7 – Do you think that female Freemasonry in Cuba will have the same success as the male version has? If not what will be the obstacles?

    Thank you very much.

    What else could prevent her from answering these questions besides a strong paranoia about anything non-official?

    I am of the opinion that blogs can be an excellent source of journalism, which is evidenced by increasing readership. Blogs give voice to those who, before the internet, had no possibility to be heard.

  • 2 – If a women’s place, according to Western culture, is “in the home” attending to their husband, raising their children and spending as much time at home as possible, then isn’t it difficult to be a female Freemason?

    3 – Today men’s lodges are filled with iconic paintings of Cuban Mason patriots. What paintings are displayed in the women’s lodges, these same male photos or photos of women Freemasons from other countries?

    4 – On the Internet I saw photos of female Cuban Masons and I found it curious that while more than 50% of the current Cuban population is black or mixed, at least 95% of female Cuban Masons are white or appear to be. Of course I know that is not the intention of Freemasons to discriminate by color. That would violate one of the basic principles of fraternity and equality. But still I wonder: will Cuban black women have to surmount the same obstacles to be accepted in the Masons as they face with other institutions?


  • A reader identified as Conner commented on my post titled “When you Won´t Talk to Me”. She asked what the questions were for the interviews that were denied. She wonders if maybe the denials were based on the questions rather than on fear of reprisals. Below are some of the questions submitted over a month ago to one the leaders of the Cuban Women’s Freemasonry.

    1 – While reviewing Google search results about Cubn women’s membership in Freemasonry it jumped out at me that a male Cuban Freemason such as Manuel Collera Vento, Grand Master of the Grand Lodge of Cuba from 2000 to 2003, is recognized as a “strong advocate for the inclusion of women in this institution.” However, when I asked other male Freemasons what they thought about admitting women, a large percent said they believe it’s not a women’s place. So then, how has the reception of women into Cuban Freemasonry been?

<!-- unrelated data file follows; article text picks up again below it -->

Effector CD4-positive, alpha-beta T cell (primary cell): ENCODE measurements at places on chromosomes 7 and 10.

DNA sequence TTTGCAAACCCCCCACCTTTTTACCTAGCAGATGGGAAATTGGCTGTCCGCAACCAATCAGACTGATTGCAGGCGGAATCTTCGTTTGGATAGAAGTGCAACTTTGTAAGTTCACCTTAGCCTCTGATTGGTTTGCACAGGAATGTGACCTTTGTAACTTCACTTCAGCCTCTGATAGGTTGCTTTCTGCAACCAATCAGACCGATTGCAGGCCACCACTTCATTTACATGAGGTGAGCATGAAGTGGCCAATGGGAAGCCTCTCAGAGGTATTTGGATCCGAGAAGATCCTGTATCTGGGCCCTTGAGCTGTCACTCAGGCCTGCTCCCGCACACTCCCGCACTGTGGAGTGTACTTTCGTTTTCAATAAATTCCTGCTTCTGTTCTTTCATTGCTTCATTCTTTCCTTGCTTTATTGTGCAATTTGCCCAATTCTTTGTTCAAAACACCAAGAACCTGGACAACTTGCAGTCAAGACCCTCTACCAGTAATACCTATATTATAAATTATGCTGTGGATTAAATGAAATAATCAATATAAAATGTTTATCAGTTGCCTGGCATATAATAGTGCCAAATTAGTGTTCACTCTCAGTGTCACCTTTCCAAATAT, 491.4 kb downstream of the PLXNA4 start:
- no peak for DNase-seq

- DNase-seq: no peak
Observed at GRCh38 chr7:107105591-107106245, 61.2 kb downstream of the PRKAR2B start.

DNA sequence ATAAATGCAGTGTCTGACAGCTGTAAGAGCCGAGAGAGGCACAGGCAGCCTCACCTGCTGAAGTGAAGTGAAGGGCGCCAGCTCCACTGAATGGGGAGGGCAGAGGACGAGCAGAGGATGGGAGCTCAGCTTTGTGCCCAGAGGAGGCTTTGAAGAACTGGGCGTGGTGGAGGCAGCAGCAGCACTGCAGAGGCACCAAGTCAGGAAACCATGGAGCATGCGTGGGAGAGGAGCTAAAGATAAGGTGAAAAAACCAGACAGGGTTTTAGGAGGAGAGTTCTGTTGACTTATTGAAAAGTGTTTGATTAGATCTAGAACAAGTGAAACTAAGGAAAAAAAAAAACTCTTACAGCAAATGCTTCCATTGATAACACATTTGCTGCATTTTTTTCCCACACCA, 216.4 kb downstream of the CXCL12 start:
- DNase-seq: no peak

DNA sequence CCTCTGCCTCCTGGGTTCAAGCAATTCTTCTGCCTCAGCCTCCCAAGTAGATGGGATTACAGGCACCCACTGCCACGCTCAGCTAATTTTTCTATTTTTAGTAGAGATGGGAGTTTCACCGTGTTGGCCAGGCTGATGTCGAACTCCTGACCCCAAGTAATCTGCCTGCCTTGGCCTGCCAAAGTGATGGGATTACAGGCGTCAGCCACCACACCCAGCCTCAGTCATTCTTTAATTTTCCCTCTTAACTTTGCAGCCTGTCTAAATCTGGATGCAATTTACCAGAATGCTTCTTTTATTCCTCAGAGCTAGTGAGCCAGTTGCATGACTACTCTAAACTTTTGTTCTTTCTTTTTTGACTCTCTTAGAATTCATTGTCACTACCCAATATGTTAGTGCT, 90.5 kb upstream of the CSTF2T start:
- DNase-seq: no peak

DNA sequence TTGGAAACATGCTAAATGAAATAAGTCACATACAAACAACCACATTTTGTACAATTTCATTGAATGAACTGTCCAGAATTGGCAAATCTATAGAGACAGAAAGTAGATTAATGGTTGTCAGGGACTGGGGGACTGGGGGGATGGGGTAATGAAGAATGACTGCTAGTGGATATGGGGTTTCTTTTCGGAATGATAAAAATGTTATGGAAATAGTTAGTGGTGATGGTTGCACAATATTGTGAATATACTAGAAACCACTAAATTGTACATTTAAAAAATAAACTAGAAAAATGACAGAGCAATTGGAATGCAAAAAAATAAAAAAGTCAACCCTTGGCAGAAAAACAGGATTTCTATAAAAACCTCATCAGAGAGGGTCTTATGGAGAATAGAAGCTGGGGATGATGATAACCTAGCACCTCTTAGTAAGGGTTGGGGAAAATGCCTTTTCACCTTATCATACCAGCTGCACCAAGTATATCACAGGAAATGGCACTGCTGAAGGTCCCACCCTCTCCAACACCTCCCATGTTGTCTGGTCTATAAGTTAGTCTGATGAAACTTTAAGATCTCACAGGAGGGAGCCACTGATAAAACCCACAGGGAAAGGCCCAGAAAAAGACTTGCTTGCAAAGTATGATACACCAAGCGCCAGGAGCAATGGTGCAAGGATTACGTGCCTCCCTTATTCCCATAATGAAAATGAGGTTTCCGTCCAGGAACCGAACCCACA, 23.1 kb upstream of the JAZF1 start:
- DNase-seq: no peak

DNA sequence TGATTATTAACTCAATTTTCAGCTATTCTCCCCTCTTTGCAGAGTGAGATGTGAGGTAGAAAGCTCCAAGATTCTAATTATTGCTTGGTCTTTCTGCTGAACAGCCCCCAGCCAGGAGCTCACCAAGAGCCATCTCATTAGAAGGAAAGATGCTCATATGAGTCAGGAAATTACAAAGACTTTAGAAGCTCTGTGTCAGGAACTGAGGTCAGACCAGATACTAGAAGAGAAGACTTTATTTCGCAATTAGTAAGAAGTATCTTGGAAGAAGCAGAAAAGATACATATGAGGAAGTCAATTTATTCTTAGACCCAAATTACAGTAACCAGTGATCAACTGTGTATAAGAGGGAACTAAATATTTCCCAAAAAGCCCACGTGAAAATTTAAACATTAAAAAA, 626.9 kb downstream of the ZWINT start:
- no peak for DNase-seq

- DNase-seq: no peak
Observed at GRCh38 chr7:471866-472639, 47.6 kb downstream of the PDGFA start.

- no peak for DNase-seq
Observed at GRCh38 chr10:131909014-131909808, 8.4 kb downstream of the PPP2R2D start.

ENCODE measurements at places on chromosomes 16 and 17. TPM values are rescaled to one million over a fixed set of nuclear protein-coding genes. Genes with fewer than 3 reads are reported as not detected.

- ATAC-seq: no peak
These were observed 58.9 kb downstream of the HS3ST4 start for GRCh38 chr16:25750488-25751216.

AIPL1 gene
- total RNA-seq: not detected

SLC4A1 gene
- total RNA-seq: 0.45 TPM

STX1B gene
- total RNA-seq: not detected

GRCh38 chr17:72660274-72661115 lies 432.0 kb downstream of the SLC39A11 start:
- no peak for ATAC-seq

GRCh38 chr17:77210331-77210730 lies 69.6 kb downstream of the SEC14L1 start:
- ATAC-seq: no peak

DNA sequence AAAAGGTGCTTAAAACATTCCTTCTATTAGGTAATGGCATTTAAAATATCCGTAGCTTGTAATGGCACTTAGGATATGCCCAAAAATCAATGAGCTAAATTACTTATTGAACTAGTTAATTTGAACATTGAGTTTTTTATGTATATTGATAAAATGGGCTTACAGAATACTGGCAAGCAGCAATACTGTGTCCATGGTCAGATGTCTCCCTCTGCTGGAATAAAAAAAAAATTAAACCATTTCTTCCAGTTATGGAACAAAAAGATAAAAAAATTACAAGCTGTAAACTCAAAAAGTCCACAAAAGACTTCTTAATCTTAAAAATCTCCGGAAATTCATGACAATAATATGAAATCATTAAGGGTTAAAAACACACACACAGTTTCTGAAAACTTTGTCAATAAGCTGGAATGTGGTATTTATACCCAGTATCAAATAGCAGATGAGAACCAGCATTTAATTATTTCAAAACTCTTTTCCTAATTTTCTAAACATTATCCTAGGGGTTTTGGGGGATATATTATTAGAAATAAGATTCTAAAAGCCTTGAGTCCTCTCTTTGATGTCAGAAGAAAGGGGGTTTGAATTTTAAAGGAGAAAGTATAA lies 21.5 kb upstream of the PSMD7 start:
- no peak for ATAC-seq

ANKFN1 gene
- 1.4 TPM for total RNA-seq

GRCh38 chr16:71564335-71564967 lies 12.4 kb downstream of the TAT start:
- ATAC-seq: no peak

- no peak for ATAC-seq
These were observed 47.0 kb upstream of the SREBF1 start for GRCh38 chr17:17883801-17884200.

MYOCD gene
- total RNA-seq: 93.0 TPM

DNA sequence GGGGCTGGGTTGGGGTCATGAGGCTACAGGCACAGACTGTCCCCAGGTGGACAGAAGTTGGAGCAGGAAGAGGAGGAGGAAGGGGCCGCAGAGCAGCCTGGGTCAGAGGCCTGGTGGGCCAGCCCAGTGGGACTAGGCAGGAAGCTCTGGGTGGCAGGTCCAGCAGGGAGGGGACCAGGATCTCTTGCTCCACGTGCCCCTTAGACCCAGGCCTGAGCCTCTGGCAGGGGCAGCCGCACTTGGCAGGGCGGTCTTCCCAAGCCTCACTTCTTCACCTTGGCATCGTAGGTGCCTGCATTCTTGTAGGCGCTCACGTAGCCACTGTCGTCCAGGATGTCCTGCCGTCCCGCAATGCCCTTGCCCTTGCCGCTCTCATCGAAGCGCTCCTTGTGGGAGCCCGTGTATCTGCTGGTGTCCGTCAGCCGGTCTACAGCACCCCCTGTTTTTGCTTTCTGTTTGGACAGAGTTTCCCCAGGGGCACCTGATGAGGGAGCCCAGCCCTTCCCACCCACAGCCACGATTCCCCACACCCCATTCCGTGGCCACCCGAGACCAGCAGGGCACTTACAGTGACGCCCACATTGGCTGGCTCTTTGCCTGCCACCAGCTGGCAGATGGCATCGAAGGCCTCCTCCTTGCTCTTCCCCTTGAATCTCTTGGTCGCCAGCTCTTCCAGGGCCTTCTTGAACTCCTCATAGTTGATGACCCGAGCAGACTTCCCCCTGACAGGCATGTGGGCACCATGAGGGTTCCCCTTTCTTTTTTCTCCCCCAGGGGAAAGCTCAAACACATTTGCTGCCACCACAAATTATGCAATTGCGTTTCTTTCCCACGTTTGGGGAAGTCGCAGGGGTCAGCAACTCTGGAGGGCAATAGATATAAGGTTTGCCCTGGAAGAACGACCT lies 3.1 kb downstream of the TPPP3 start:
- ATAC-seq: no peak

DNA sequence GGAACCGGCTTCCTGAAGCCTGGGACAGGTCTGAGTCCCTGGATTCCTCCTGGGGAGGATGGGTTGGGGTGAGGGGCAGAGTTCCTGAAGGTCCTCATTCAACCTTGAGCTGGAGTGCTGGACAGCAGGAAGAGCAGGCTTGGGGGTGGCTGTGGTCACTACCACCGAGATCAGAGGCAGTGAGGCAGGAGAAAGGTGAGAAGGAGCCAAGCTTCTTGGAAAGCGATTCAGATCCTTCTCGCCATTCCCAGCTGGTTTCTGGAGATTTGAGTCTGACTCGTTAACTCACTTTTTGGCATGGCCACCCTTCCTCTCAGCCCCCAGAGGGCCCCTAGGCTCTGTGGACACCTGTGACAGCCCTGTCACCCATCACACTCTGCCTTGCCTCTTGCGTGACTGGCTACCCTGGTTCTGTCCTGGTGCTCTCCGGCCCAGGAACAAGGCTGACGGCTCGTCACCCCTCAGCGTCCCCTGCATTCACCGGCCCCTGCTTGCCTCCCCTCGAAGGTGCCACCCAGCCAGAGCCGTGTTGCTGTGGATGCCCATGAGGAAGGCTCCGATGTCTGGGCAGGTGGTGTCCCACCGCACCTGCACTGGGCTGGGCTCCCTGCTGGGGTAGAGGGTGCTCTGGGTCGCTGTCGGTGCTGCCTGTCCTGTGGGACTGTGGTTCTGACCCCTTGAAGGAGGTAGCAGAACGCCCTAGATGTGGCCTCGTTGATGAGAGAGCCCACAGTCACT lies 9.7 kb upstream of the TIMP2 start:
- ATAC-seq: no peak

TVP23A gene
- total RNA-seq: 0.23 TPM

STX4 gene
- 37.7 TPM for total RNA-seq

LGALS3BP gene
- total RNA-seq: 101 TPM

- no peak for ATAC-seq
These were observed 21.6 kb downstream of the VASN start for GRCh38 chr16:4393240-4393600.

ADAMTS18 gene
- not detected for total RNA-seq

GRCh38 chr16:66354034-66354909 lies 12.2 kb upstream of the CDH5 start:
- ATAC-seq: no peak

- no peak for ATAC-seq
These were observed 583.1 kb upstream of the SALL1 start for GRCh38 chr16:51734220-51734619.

• What were your questions Alfredo? This might have something to do with the refusal to get back to you. Would be interested to see them posted here.

    Also, blogs the world over are rarely, of so very rarely, considered “good journalism” so you might be facing a more complex cultural construct than you present here.

  • Yes, Alfredo, it must be depressing–no, maddening.

    But you can always interview our new movement for a non-Marxist, cooperative form of socialism.

    We have the same basic problem in the U.S. as you have in Cuba–political problem, that is.

    Both you and we–and all those whom we might represent–wish to take hold of our societies and change them for the better. Your problem is much more simple and much easier, for you already have a socialist party with state power in its hands.

    Ours is ten times more difficult because we not only have to contend with the very powerful monopoly capitalist empire, but we also have to confront a torpid, narrow-minded left that is used to the old Marxist, sectarian, coffee-shop mindset.

    If you have any desire to interview the modern cooperative socialist movement, to investigate how our movement and struggle might relate to yours, please just let us know.

Comments are closed.